ROGINSKY: I thought he did well. But you know Marco Rubio has got a problem, which is that he's got a Jeb Bush problem and that's not to see if one is going to want to talk about it. He and Jeb Bush are over Florida which is a huge state and a big state in the Republican primary. And so whenever I hear his comparisons to Barack Obama and how he's the new Obama, he's not willing astern. Well to some extent, but Obama wasn't offending (ph) with anybody over Illinois. Obama also consolidated African-American community behind him. Marco Rubio has a long way to go before he consolidates the Latino community behind him and a primary -- primary or a general election. That's the problem with that.

PERINO: It shows something about Hillary Clinton's candidacy that being from Illinois, she actually -- he actually didn't have any competition in Illinois when he ran against Hillary Clinton --

GUTFELD: Yeah, and -- wait. There is a parallel. You know, Obama, they chose Obama over Hillary.

ROGINSKY: In Illinois?

GUTFELD: Which the -- which was the dynasty -- correct. I mean, the party did.

ROGINSKY: In Illinois.

GUTFELD: The party overall.


GUTFELD: She was expecting to get that and they gave it to Obama instead.


GUTFELD: What's kind of what's happening?

BOLLING: K.G. your thoughts. He did well.

GUILFOYLE: Yeah. I thought he did fantastic. It was a great when I -- when I saw him and I listened to him speak and you saw the crowd and the rhetoric and the emotion of his delivery, he was presidential to me. And I like the juxtaposition with Hillary, because he brought it and she was scooping (ph) around, I don't know. It's just didn't seem, she just -- it fell short. It was bizarre. The glasses, reporters chasing, one seems ready for primetime and the other one was just was not.

PERINO: Yeah, why then - this is one of the things about Hillary Clinton's campaign. So, they do this very safe structured video on Sunday, and instead of letting that be the only thing that reporters had to use.


PERINO: On a day like today, we actually now have video of the silly Chipotle thing, the chasing of the Scooby van and again, as the contrast -- I think that, in some ways her campaign is over thinking things, but they're also under thinking things because, they are just not being very specific.

BOLLING: The best money can buy?


GUTFELD: She doesn't need a lot.

PERINO: Right.

GUTFELD: Look, she's like -- she's like a one hit wonder. She's going to play, I am woman, until your ears bleed. Because the fact is, if you look at the response from the celebrities on Twitter, that's all they really want.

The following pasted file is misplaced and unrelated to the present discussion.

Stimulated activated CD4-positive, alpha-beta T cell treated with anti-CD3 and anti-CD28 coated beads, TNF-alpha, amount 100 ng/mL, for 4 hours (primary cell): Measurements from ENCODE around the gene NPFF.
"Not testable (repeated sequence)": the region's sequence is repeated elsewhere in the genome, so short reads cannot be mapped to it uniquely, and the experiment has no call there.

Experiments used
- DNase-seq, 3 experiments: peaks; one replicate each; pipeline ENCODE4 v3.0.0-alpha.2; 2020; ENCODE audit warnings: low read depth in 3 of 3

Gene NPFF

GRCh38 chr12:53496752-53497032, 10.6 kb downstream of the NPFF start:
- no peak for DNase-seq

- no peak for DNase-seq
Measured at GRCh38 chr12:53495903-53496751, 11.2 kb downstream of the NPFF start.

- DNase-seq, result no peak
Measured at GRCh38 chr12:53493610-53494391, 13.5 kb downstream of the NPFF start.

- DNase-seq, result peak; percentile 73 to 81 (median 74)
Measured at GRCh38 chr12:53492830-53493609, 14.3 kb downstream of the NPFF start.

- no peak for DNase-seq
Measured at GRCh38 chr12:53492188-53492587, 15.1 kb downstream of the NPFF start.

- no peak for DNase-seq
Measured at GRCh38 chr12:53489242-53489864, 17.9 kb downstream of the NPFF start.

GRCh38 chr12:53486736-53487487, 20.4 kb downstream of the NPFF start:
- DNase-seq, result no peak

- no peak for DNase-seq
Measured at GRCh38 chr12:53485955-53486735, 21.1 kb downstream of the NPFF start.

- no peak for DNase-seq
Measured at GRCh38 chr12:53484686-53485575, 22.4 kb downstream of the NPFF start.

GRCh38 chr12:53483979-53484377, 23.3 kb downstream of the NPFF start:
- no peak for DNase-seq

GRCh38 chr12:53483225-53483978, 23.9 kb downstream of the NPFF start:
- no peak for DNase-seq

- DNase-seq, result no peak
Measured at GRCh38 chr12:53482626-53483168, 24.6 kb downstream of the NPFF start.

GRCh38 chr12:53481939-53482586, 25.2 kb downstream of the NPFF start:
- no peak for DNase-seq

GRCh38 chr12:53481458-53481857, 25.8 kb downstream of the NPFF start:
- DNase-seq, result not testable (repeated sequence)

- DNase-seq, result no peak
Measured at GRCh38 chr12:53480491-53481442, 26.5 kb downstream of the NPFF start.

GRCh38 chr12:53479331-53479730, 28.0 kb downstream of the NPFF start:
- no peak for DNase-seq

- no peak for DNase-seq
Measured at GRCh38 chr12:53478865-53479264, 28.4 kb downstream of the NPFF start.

PERINO: That's true.

GUTFELD: That's all they are saying is that, I'm voting you because you are a woman, which is amazing.

GUILFOYLE: She doesn't care.

GUTFELD: Yeah. But that's what --

GUILFOYLE: I like it.

GUTFELD: That all she's got right now.

ROGINSKY: But I disagree. If she had state home after that video and done nothing? People would have said oh, she's too good to be going out. They're meeting the voters --


ROGINSKY: She had to (inaudible) voters.

BOLLING: She could have done this --

PERINO: Well, they could have done better.

BOLLING: They could have done it any time.

GUTFELD: But we are not talking about e-mails.

ROGINSKY: She could have done it after the kick off.

BOLLING: That's a good point.

GUILFOYLE: It just seems cartoonist.

PERINO: We are now.

GUILFOYLE: With Marco Rubio.


GUILFOYLE: That's my point.


BOLLING: OK. Let's leave it right there. Senate committee votes to advance a bill that will give Congress a say before making a final deal with Iran. But will the president sign that? Next.


PERINO: Senate Foreign Relations Committee reached a bipartisan compromise this morning on a bill that would give Congress a say on a deal on with Iran. In this afternoon, the panel voted unanimously to advance. The White House said the president is not thrilled with the measure, but indicated he would be willing to sign it.


JOSH EARNEST, WHITE HOUSE PRESS SECRETARY: We've gone from a peace legislation that the president would veto to a peace legislation that's undergone -- that's undergone substantial revision, such that it is now in a form of a compromise that the president would be willing to sign. That would certainly be an improvement.

(END VIDEO CLIP) PERINO: So based on my experience, Eric, when a situation like this happens, where the president says you -- I will not sign it. And then the Congress tweaks a little something and the president says, I'm not happy about it, but I'm signing it, then the president is pretty happy that he got what he needed.

BOLLING: He got what he wants. The question is what is, what is the president going to see? What is Congress going to see if? Because the deal that they - that they presented us is far different from the deal at the Ayatollah has told the Iranian people they have. Specifically, what I am saying since when the sanctions start, but more importantly on inspection. The biggest difference between the two is, the Ayatollah has told his people that Americans or international inspectors will not inspect any of the enrichment facilities that are military run.

PERINO: Right.

BOLLING: Now we said all of them. They told us every single facility that's under -- in this deal will be inspected on a regular basis and whenever we want to inspect it. He carved out the military use, very, very different, for me that would be a deal breaker. So what they going to say? Congress is going to get a deal. I think we going to see the deal that we saw the five- page thing that we saw? Because that's not what the other side thinks they have. I would -- seriously push back on any deal with them.